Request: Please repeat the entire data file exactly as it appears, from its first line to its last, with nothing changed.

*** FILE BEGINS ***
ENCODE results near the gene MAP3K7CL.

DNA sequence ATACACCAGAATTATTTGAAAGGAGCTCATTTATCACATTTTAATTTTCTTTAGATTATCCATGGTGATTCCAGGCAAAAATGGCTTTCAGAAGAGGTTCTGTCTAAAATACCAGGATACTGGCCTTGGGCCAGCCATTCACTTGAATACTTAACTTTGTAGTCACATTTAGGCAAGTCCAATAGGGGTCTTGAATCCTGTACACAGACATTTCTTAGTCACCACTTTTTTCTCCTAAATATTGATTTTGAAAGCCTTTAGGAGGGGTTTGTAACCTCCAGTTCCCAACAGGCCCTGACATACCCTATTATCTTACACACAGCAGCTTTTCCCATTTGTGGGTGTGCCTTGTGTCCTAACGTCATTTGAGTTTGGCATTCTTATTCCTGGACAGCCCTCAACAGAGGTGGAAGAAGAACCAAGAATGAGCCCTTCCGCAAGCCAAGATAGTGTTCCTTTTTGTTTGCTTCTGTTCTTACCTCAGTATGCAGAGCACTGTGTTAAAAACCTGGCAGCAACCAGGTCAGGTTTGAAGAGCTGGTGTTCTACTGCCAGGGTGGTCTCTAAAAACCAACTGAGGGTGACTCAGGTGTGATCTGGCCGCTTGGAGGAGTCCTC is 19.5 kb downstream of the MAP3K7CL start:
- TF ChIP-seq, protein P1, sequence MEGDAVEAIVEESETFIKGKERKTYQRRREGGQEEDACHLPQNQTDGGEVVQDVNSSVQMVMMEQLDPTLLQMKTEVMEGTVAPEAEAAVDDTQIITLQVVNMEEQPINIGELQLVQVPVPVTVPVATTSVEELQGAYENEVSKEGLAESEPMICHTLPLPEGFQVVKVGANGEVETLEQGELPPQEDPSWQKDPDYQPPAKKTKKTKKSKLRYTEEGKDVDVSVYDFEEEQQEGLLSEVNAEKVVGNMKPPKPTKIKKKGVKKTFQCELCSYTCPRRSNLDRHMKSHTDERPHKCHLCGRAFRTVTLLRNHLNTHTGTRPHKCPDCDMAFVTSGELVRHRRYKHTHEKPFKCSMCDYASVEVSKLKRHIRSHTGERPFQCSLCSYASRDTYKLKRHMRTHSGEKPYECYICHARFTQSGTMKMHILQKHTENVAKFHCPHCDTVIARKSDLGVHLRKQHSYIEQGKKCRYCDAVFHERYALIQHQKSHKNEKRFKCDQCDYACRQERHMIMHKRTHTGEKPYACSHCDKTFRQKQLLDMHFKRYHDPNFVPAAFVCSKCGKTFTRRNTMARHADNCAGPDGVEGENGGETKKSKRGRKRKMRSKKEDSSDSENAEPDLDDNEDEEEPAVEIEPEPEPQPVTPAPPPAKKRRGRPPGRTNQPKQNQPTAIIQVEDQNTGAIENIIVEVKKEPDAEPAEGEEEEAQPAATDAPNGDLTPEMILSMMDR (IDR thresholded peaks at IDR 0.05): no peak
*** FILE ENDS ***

ENCODE results near the gene MAP3K7CL.

DNA sequence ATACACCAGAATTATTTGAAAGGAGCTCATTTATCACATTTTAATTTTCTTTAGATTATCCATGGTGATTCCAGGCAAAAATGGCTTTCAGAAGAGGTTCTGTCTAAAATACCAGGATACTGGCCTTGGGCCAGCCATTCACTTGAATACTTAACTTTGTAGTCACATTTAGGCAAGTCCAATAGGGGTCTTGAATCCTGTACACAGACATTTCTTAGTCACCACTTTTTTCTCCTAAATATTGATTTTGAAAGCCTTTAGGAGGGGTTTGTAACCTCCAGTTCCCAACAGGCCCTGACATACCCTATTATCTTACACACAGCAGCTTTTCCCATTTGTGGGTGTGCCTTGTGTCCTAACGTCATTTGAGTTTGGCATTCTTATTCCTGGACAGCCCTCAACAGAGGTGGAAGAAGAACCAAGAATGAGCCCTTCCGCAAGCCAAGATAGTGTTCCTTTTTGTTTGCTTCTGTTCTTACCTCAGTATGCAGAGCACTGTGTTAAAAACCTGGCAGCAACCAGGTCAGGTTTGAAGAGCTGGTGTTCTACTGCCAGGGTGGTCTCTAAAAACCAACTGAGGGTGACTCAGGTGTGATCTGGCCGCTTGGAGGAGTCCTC is 19.5 kb downstream of the MAP3K7CL start:
- TF ChIP-seq, protein P1, sequence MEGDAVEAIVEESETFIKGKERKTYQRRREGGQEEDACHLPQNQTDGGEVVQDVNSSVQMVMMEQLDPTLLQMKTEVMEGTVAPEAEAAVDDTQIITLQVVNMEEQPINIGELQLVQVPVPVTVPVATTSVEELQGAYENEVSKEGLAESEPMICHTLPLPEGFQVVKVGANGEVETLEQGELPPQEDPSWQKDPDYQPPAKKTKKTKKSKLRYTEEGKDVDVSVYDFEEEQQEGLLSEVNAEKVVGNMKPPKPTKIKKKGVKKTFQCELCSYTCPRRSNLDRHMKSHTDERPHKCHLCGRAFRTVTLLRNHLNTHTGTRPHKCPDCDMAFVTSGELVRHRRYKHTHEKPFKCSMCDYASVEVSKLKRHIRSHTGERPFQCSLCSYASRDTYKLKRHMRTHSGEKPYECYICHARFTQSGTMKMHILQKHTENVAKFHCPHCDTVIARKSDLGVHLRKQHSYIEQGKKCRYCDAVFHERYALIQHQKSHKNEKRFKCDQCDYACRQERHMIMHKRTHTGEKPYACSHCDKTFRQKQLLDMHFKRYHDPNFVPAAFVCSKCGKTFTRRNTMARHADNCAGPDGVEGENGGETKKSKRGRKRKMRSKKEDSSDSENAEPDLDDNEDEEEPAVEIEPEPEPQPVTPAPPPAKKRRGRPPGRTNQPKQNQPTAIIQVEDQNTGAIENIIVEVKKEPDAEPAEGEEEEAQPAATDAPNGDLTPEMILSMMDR (IDR thresholded peaks at IDR 0.05): no peak